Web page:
I want to go in front of a judge and change my evidence.
—Briony Tallis (Romola Garai)
The most dramatic moment in Atonement is set on the beach at Dunkirk. It’s 1940, and Private Robbie Turner (James McAvoy) and two comrades, fluky survivors of harrowing inland combat, have found their way over a grim landscape of corpses and shadows to the shore. As the British troops prepare for evacuation, the three lost souls watch and stumble, the camera rising and falling and winding its way through the bustle, a single four-minute take that emulates Robbie’s combined wonder, hope, and exhaustion.
The Dunkirk shot is surely virtuosic, suffused with grey light and picking up, one by one, a series of weary, filthy soldiers, conducting the business of war. But it is also isolated, standing out from the rest of Joe Wright’s film for its ostensible reference to a world beyond the Masterpiece Theatre-style hothouse inhabited by its protagonists. Prior to the war, Robbie was the maid’s (Brenda Blethyn) son, observing her employers, the Tallises, with a mix of envy and lusty desire. This last is especially directed at eldest daughter Cecilia (Keira Knightley), her backless gowns accentuating exquisite shoulder blades. Though she returns his unspoken affection—in coy glances and competitive quips—their class difference seems a looming nuisance, except that another sort of trouble intervenes first.
This would be Cecilia’s 13-year-old sister Briony (Saoirse Ronan), aspiring playwright and self-appointed moral arbiter. When she mistakes yet another petty competition between Cecilia and Robbie for an affront against her sister’s honor, Briony determines to protect her sister. Robbie further drives her sense of a mission by writing a mock apology to his secret love that includes “the worst word in the world” (the c-word, typed and highlighted as Briony sneaks a look at the note he never meant to send, but handed her to deliver, by fateful accident). A last-straw glimpse of her green-gowned sister splayed up against the library shelf while Robbie presses up against her in passionate throes sends Briony into a spasm of vengeful protectiveness, shaped into a frankly astounding fiction.
This lie—which may or may not be known as such to the traumatized Briony—stops short the grand cross-class love affair and gives rise to various atonements, undertaken by too many characters. Most plainly, it jumpstarts the wannabe writer’s devotion to her work, the greatest instance of which will be the film’s story (the film insists that you notice her writing by adding a typewriter to the soundtrack at key moments). As it tracks back and forth in time, the movie gestures toward an ostensible “truth” that will eventually out, concerning not only Briony’s zeal for the storytelling practice per se, but also her use of it to make order of chaos and make right what’s wrong. (The very familiarity of this story undoes it.) Briony’s particular wrong ensures that Robbie will go to war, instead of medical school as he had hoped, and so breaks off his romance with Cecilia most violently.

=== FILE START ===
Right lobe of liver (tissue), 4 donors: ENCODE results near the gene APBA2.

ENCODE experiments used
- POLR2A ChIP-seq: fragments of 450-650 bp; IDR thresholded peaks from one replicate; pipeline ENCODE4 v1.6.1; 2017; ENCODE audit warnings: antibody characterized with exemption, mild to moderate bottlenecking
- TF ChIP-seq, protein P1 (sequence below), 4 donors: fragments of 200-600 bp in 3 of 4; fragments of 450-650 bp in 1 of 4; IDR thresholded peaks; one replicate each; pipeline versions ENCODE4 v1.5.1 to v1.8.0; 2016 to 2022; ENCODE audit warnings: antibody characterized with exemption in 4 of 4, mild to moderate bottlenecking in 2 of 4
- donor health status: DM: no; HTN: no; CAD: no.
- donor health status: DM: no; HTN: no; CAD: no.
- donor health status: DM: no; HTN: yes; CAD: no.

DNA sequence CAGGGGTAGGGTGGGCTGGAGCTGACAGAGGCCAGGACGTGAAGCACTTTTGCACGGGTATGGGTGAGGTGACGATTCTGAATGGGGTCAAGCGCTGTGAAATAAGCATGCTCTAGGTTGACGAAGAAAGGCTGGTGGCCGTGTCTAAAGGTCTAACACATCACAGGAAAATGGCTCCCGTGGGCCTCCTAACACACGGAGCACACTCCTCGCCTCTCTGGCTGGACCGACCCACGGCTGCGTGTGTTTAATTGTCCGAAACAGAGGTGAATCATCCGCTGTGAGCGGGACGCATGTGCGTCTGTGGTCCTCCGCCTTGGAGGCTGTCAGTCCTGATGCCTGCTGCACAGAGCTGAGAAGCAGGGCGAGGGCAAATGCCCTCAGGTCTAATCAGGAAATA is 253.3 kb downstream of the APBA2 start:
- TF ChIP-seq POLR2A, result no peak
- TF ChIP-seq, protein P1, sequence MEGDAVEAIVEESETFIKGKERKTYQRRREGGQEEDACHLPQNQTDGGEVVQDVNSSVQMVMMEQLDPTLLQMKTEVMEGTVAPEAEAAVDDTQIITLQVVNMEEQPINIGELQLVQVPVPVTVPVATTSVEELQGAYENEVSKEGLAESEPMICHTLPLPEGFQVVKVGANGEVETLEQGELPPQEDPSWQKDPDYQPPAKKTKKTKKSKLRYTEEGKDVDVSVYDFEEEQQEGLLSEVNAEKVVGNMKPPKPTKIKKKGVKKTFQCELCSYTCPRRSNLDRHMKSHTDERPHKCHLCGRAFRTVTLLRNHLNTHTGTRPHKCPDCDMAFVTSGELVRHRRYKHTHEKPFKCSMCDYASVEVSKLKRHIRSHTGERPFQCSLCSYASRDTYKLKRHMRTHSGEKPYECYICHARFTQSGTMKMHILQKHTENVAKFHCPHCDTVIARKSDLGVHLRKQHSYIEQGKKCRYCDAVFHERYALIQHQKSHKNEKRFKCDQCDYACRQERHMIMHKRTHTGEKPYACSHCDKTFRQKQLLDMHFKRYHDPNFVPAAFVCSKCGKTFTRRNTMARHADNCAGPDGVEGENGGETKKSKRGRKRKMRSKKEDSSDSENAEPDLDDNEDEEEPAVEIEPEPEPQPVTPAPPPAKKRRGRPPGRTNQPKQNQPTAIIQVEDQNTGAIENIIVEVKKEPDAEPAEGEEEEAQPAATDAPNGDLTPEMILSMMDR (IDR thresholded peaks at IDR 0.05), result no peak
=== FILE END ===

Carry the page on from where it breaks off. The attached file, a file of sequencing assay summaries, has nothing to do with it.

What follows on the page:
On the frontlines, he spends long minutes missing his lost love and lamenting his bad fortune in suitably dreadful surroundings. His cheeks increasingly meaningfully gaunt and his eyes sinking into heir dark sockets, Robbie is plainly the film’s most honorable victim (as the movie rather loses sight of a rape victim), devoted to his perfectly posh one-time lover and the fantasy that she represents.
Robbie’s sincerity helps the movie forget the class conflict, and concentrate instead on rapturously soapy close-ups and deeply shadowed interiors. It also complicates, at least superficially, a general anxiety over sex and sexual desire, and the attendant atoning. His is the good kind, measured plainly here against Briony’s (she feigns drowning to get his attention and he so very rightly puts her off, as she’s 12) and that of another man, the reprehensible pedophilic and lip-licking chocolate bar magnate Paul Marshall (Benedict Cumberbatch).
But still, Robbie and Cecilia’s primal-ish scene does its damage, and Briony, the writer, finds her way through and around it in her so-called art, producing the text that unfolds before you now. Briony’s own guilt is manifested in her several efforts to do right, including her wartime service as a bedpan-cleaning nurse (here she’s gown up to be played by Romola Garai), following more or less in Cecilia’s terminally righteous footsteps. Though her sister essentially stops speaking to her, Briony continues to write her long and breathless letters, expressing her grief and remorse, hoping for forgiveness. The fact of the war rather makes all this personal anguish trivial (if it weren’t already), and the film does gesture toward that point.
But Atonement, for all its formal dressing up as cinema (by way of literature), is thoroughly invested in its less ethereal melodrama. This suggests another sort of class conflict, not addressed as such, but filtered through all the devices—the a-chronology, the typewriter soundtrack, the so-very elegant Britishness of the surfaces. This makes the wartime events—in their own way, the story’s most immediate and most resonant—fall by a wayside. The lingering deaths of soldiers and the lost causes they embody serve as tragic backdrops to the less compelling plot points embodied by Briony and her characters. The lovers mourn their crossings (Robbie gazes sadly on a photo of a beachfront cottage where he means to pledge his troth to Cecilia; Cecilia pops up in starched nursey uniform to meet with her beloved One More Time) and the artist insists on her powers of creative revision. Neither story seems to comprehend the World War that provides its context.